c.1900 17

The Oakland, San Leandro, and Haywards Electric Railway (OSL&H) was one of the first electric inter-urban railways in California; for a time, it was the longest electric railway in the country. It was started by Horry W. Meek, Egbert B. Stone, and others in the 1890s. The name was sometimes shortened to the Haywards Electric line or railway when referred to in the newspapers.

In 1890, the county board of supervisors put forth an ordinance giving Meek, Stone, Charles E. Palmer, and William J. Landers the right to build a street railway from the charter line in Oakland to San Leandro, San Lorenzo, and Haywards. 1 Egbert's brother Andrew L. Stone was secretary of the company; in 1891 he said: "Most of us have large property interests along the line of our road. Our original purpose in building the road is to improve our property and give it increased value." 19

Frank Leland supervised construction of the line and later served as superintendent. Construction of the line from Hayward to 13th Avenue in Oakland began in 1891, and it opened on May 7, 1892. In 1893, the line was extended to downtown Oakland. 2 A Tribune article in 1893 suggests it had previously gone to 13th Street and Clay, so there may have been an earlier extension; regardless, by the end of March 1893, the railway ran to 1st and Washington. 3,4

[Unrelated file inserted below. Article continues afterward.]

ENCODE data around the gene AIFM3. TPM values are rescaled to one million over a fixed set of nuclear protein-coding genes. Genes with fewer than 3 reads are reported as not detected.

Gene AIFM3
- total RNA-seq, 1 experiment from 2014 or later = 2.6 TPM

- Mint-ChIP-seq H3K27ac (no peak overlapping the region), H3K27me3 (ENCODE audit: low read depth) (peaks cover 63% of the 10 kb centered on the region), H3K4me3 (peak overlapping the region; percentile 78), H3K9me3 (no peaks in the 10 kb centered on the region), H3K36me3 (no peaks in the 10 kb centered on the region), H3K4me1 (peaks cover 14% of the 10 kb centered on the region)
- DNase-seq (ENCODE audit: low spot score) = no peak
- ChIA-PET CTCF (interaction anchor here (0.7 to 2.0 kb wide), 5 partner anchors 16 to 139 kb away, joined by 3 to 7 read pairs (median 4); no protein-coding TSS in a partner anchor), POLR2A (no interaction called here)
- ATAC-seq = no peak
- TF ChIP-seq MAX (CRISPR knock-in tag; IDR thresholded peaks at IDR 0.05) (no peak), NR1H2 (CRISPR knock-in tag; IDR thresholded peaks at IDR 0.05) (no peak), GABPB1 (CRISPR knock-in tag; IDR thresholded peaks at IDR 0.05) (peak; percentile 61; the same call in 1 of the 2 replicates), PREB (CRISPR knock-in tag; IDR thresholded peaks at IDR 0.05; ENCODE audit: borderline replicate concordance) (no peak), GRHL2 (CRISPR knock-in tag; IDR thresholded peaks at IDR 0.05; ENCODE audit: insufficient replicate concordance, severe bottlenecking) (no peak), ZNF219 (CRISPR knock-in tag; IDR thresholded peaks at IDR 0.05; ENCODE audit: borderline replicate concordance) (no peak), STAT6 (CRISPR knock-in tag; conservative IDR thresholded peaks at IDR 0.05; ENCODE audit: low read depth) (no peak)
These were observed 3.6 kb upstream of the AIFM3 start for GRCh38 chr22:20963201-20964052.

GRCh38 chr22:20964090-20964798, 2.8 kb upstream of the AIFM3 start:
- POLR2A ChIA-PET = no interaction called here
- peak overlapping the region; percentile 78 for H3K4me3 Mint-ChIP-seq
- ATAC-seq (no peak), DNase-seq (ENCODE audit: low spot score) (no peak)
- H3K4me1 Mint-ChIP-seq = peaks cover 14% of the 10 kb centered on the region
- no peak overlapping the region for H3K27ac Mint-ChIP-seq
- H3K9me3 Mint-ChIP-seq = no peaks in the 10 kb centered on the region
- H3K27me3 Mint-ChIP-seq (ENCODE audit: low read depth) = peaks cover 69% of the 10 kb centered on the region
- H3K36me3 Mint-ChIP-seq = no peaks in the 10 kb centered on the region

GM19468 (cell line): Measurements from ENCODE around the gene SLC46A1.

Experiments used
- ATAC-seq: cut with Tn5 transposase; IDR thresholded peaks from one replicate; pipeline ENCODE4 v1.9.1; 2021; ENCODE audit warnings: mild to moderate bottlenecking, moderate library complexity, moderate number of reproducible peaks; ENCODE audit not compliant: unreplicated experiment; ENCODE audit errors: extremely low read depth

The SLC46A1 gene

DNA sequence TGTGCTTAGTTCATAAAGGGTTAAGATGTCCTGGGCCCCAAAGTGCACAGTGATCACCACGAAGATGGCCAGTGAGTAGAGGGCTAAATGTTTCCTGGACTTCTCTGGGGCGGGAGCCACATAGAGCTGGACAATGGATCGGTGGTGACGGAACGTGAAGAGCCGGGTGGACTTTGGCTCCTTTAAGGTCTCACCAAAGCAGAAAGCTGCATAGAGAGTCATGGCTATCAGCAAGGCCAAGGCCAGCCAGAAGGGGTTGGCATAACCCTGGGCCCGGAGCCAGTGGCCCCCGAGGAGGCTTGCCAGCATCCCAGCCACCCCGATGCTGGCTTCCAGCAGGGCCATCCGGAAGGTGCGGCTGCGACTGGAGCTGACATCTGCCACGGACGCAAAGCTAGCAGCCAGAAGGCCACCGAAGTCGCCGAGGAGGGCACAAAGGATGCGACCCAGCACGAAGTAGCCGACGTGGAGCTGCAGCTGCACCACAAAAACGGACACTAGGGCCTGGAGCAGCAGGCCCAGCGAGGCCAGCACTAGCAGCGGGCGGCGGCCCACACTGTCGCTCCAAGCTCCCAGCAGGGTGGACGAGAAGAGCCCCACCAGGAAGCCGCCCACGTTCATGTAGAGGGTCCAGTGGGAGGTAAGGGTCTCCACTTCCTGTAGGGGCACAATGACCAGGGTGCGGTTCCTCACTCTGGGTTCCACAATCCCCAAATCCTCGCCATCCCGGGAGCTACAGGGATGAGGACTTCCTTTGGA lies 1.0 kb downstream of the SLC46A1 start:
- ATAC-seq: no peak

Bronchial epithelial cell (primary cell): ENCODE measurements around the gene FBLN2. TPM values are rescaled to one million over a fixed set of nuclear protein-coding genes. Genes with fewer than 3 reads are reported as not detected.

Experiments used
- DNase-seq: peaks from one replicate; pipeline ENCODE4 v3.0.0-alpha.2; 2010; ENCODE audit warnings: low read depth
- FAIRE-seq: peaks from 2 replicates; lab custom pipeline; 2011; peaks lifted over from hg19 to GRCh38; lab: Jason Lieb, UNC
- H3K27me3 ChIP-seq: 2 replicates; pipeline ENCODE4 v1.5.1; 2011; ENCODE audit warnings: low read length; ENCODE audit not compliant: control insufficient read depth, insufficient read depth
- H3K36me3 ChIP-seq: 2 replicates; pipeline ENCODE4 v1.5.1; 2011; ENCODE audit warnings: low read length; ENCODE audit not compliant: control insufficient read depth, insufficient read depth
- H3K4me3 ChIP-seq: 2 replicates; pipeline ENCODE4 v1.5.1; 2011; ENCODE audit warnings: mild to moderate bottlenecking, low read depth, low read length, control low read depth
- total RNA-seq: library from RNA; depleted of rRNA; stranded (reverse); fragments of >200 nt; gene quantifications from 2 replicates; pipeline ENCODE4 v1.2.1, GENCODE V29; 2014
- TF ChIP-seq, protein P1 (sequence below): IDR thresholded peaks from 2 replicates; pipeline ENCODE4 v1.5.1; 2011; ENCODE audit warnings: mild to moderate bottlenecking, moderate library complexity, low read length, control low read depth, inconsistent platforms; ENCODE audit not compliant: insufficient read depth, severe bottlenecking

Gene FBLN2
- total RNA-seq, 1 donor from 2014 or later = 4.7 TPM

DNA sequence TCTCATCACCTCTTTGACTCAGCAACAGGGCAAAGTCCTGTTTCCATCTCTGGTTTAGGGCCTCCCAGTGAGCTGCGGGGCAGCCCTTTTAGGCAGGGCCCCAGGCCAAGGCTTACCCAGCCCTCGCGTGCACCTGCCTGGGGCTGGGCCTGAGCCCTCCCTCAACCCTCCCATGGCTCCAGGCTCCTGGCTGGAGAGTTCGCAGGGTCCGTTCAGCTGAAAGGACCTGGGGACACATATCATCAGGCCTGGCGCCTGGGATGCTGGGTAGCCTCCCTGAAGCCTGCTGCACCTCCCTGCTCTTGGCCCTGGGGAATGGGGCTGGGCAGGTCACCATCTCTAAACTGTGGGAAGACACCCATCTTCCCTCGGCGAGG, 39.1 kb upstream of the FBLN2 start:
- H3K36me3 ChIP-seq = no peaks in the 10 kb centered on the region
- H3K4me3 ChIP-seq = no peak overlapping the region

opening day, May 7, 1892 in front of Oakes Hotel in Hayward 2

The OSL&H had a powerhouse and repair shops at Elmhurst. One map suggests the car barn was on the northwest corner of 96th Avenue and East 14th.

Nine conductors were fired in 1894 for charging and pocketing excess fares. 5 In 1895, the railway came under scrutiny of state regulators because they were also hauling freight. 6 They quit the freight business the next year. 8 But during that time, they also implemented one of the first "piggyback" railroad services. Wagons would be rolled onto train cars, then rolled off at the other end for the final delivery. 2,20

Western Railroader, May 1958 23

Roy D. Graves Pictorial Collection at UCB 21

1895 drawing based on photo 6